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Phalaropus fulicarius

Red Phalarope

  • Order: Charadriiformes
  • Family: Scolopacidae

Authors: Contreras-González, A.M., C. Rodríguez-Flores, C. Soberanes-González & M.C. Arizmendi

Life History


It feeds on fish, plankton and invertebrates such as insect larvae, chironomid larvae, amphipods, mollusks, crustaceans, worms, mites and spiders, and occasionally of plants, especially seeds.


It feeds on plankton picking quickly on the water. Also capture prey by dipping its bill or head. When swimming, makes small and fast circles, creating an updraft that brings food from the bottom to the surface. Remains near whales or other animals that drag the plankton to the surface.


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Sexual Behavior

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Social and interspecific behavior

These birds are timid, solitary or gregarious during some part of the year.


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Phalaropus fulicarius builds their nests within walking distance of each other in small colonies. They show no aggressive behavior, and benefit by partnering with other aggressive species such as Sabine´s Gull (Xema sabini) to protect against predators. The females copulate with several males, and it is they, who are responsible for building the nest, incubate the eggs and care for chicks.

The breeding season begins in late June and ends in August. It has a single brood per year. The nest is on the ground, on slightly elevated sites in clusters of pasture in crests or rocky shores, or on small islands. The nest is a deep cavity, in open areas are lined inside with plant fragments, their nest in grassland areas are lined with dry grass and covered with grass on top. It breeds in the tundra, in areas with deep wells and lagoons, also near the coast or on offshore islands with freshwater wells. Puts 3 eggs, rarely 4, oval, smooth, slightly shiny, bright olive to green, usually with many black and pale purple marks, measuring 30 x 22 mm. Incubation lasts 18 to 20 days. The chicks are precocious and are born covered with buff yellow down above and gray below, with patterns of lines and points on the body, bill gray-yellow and legs pale gray. The chicks are independent up the 16 to 20 days old.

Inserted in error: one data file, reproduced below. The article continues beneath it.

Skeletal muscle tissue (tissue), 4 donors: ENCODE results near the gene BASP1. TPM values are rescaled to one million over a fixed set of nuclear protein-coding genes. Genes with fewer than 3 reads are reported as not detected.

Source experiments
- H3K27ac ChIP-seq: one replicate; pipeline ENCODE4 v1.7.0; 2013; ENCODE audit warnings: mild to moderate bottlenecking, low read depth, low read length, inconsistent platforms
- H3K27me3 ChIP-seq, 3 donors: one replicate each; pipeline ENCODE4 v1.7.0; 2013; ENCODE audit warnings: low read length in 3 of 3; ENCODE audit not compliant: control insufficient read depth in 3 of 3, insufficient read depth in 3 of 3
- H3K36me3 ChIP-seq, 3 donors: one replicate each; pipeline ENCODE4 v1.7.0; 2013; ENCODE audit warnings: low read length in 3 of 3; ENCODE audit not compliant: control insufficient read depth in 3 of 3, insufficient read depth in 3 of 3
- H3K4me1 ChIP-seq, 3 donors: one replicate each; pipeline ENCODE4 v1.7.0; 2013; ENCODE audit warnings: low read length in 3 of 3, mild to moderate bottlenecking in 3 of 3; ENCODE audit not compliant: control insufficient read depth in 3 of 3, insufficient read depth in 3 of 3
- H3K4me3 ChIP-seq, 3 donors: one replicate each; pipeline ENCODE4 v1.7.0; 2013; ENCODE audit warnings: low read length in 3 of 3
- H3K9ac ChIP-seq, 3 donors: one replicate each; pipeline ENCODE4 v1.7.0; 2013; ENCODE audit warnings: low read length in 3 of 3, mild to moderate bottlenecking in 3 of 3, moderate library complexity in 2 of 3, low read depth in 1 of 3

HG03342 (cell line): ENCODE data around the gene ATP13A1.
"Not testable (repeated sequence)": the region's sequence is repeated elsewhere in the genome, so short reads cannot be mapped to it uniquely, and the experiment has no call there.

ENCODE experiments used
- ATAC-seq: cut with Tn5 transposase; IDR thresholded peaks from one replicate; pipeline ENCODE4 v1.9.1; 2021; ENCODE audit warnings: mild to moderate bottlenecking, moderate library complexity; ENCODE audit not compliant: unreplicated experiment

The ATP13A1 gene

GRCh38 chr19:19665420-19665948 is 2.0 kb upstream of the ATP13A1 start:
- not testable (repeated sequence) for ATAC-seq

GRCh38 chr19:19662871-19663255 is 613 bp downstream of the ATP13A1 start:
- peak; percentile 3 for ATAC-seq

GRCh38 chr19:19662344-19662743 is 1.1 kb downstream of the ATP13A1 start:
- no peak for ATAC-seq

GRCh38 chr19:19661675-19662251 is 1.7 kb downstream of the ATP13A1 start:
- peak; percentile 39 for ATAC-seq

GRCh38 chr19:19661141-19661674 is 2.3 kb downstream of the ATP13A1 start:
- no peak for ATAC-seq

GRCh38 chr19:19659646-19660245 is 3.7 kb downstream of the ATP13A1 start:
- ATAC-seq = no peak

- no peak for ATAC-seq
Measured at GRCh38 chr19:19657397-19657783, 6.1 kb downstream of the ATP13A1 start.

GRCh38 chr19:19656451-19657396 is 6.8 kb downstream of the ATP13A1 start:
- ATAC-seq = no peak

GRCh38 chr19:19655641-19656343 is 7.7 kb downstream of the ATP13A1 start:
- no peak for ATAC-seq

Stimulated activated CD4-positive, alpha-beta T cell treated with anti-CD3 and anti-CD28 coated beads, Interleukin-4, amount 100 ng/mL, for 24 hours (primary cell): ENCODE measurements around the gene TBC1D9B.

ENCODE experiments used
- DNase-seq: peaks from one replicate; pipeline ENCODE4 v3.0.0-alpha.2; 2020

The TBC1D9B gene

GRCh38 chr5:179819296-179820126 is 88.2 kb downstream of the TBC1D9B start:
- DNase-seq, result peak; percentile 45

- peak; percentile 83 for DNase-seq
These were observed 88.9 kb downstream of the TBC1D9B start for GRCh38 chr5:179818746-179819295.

Populations and Demography

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Recommended Citation

Contreras-González, A.M., C. Rodríguez-Flores, C. Soberanes-González & M.C. Arizmendi. 2010. Red Phalarope (Phalaropus fulicarius), Neotropical Birds Online (T. S. Schulenberg, Editor). Ithaca: Cornell Lab of Ornithology; retrieved from Neotropical Birds Online: